Uh, those little Sophie the Giraffe toys for babies might be full of mold

Sophie the Giraffe, the popular chew toy for babies, may look cute, but some of them might be hiding a dark secret: Cut her in half, and she’ll possibly be full of mold.

Dana Chianese is a pediatric dentist who recommends teething toys to parents every single day. Her own two young boys love their Sophie the Giraffe toy. But a month ago, she noticed the air coming out of the plastic toy’s hole smelled musty.

"I decided to cut into Sophie out of curiosity and discovered a science experiment living inside," Chianese told Goodhousekeeping.com. "Smelly, ugly mold living in my infant's favorite chew toy!"

Chianese says she always cleaned the toy according to instructions, and never submerged it in water. And yet, it grew mold regardless.

“I no longer buy any chew toys with a hole or recommend any to my patients,” Chianese said.

The pictures speak for themselves.


An Amazon reviewer shared a picture of what she found when she cut the legs off of her toddler’s teething toy.

"Beware!! If you have a drooly baby, moisture will get in the hole and you'll end up with mold!" Amazon user Stephanie Opera posted in a review."We've had ours for two years and the entire inside is coated with black mold!"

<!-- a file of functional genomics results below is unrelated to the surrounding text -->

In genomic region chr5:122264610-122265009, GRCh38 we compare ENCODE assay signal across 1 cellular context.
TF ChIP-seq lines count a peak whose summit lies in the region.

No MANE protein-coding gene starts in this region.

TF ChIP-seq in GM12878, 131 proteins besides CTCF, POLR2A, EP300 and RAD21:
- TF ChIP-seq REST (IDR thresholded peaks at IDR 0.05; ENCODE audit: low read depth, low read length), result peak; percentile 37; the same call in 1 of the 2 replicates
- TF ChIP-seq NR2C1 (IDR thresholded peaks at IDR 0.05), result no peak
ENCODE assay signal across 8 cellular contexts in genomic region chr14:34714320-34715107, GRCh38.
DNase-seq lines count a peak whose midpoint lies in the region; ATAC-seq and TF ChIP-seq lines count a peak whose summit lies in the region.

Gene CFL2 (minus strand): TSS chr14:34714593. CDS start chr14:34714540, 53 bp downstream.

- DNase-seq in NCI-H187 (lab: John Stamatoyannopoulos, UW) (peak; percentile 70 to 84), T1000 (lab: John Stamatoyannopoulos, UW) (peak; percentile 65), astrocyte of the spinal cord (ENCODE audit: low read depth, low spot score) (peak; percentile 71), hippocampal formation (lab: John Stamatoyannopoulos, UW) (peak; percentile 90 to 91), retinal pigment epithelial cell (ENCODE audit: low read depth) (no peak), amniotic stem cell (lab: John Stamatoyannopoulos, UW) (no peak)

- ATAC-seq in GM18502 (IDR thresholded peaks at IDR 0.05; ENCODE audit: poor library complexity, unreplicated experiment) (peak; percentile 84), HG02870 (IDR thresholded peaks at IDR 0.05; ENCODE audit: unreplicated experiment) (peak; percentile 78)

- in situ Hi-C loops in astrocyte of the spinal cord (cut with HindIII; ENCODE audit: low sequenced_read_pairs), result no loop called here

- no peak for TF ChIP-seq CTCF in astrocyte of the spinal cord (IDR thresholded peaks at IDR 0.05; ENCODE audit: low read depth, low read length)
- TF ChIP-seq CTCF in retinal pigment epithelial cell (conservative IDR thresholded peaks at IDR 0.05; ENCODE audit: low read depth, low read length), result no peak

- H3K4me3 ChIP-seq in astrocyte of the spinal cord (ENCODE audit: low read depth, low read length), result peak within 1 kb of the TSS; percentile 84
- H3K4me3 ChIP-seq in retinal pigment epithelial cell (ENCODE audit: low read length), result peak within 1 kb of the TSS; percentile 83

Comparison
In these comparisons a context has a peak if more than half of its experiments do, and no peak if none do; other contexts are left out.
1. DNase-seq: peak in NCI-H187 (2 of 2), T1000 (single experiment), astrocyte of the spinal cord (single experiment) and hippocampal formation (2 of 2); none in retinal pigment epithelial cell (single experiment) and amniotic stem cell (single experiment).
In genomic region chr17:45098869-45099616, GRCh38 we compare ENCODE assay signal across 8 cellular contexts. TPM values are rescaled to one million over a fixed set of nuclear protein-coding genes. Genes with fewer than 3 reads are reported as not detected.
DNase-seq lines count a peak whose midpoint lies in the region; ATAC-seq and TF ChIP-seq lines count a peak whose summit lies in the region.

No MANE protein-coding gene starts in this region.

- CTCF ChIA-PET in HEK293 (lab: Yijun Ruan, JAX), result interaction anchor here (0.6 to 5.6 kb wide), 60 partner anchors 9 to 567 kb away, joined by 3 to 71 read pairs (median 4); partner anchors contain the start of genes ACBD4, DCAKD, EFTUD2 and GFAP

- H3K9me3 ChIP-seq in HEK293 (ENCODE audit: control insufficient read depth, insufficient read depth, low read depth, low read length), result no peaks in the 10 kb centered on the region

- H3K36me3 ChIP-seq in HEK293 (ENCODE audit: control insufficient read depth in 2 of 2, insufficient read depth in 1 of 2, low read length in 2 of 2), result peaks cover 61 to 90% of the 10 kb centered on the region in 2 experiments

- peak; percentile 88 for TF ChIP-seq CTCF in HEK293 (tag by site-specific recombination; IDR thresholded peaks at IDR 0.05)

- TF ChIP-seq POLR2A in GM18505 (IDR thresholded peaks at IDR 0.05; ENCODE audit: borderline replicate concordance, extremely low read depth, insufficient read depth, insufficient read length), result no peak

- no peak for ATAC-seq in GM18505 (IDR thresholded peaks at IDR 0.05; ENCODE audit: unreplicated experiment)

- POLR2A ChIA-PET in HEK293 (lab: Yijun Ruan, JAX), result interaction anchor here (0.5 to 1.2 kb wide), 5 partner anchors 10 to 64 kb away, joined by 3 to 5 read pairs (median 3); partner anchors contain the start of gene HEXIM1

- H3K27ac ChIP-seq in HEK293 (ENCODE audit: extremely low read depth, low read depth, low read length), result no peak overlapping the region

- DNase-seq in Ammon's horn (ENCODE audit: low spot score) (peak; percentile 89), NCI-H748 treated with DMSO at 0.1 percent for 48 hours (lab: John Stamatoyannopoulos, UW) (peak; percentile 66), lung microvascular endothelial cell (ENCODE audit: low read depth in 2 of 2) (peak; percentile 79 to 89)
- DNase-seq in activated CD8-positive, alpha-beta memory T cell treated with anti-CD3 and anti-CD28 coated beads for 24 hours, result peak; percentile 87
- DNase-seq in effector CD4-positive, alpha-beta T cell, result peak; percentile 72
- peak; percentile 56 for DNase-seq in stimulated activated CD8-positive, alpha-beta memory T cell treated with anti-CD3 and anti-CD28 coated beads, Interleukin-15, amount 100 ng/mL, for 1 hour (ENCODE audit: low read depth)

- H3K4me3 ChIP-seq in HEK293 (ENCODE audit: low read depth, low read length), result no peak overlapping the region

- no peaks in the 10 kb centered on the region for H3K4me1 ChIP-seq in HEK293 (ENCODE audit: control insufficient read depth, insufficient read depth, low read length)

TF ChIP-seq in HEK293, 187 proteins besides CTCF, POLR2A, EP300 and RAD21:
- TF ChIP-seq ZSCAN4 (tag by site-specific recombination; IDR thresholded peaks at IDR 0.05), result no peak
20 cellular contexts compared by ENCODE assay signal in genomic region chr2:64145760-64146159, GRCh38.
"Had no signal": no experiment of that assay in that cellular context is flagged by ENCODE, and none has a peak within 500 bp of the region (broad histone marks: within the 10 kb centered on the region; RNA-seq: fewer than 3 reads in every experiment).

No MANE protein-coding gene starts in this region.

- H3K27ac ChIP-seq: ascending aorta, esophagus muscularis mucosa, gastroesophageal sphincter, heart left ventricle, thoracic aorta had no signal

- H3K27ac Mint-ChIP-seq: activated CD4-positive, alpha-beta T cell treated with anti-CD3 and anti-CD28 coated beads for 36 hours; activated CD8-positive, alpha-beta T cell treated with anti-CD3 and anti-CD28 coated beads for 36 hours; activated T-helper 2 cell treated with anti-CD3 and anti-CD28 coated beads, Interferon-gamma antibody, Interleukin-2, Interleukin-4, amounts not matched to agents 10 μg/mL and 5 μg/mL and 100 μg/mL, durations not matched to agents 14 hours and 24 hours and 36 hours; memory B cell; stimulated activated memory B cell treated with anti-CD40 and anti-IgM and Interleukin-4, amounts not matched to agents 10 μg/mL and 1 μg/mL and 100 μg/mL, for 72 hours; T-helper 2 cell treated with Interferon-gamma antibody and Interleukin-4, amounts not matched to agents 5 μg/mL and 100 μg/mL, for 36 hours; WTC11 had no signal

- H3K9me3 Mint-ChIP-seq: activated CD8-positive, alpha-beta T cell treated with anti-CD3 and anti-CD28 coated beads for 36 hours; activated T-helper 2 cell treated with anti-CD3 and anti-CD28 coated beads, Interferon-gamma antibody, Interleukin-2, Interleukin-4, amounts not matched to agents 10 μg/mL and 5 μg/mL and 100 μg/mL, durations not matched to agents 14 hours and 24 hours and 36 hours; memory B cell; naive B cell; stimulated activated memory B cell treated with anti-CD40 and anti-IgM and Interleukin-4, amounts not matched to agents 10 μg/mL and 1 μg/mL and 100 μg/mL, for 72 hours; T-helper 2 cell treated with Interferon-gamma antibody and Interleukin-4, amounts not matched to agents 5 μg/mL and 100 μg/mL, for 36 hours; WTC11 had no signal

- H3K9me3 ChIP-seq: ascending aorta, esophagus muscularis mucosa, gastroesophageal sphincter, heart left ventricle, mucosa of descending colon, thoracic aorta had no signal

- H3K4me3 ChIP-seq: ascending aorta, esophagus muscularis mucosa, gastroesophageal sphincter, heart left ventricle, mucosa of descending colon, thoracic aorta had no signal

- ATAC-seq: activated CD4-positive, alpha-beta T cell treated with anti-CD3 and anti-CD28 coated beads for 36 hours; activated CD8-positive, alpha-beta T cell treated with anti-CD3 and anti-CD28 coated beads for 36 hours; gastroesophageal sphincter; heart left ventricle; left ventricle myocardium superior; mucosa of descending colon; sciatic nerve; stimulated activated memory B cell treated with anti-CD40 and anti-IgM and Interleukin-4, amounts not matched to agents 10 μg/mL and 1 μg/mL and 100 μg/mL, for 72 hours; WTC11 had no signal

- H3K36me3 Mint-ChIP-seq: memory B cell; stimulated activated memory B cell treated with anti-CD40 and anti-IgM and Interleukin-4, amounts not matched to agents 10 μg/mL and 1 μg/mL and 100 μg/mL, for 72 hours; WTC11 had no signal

But what exactly are the dangers of mold? Dr. Lyuba Konopasek, an Assistant Professor of Pediatrics at New York Presbyterian/Weil Cornell Medical Center, told Care.com that unless your child has immune problems, “the likelihood of a child getting sick from this is close to zero.” Even if your child directly ingests a squirt of moldy bath-toy water.

However, if your child has a mold allergy, they could experience coughing or itchy eyes.

“Exposure to a limited amount of mold in toys should be differentiated from exposure to an overall moldy indoor environment,” according to Care.com

The only way to prevent mold inside hollow plastic toys is to make sure they’re thoroughly cleaned and dried. And don’t let the toys sit in water or leave them with water trapped inside between uses or cleanings. But it may be difficult or impossible to know what’s going on inside the toy. And probably best to replace the toys after a year or so, just to be safe.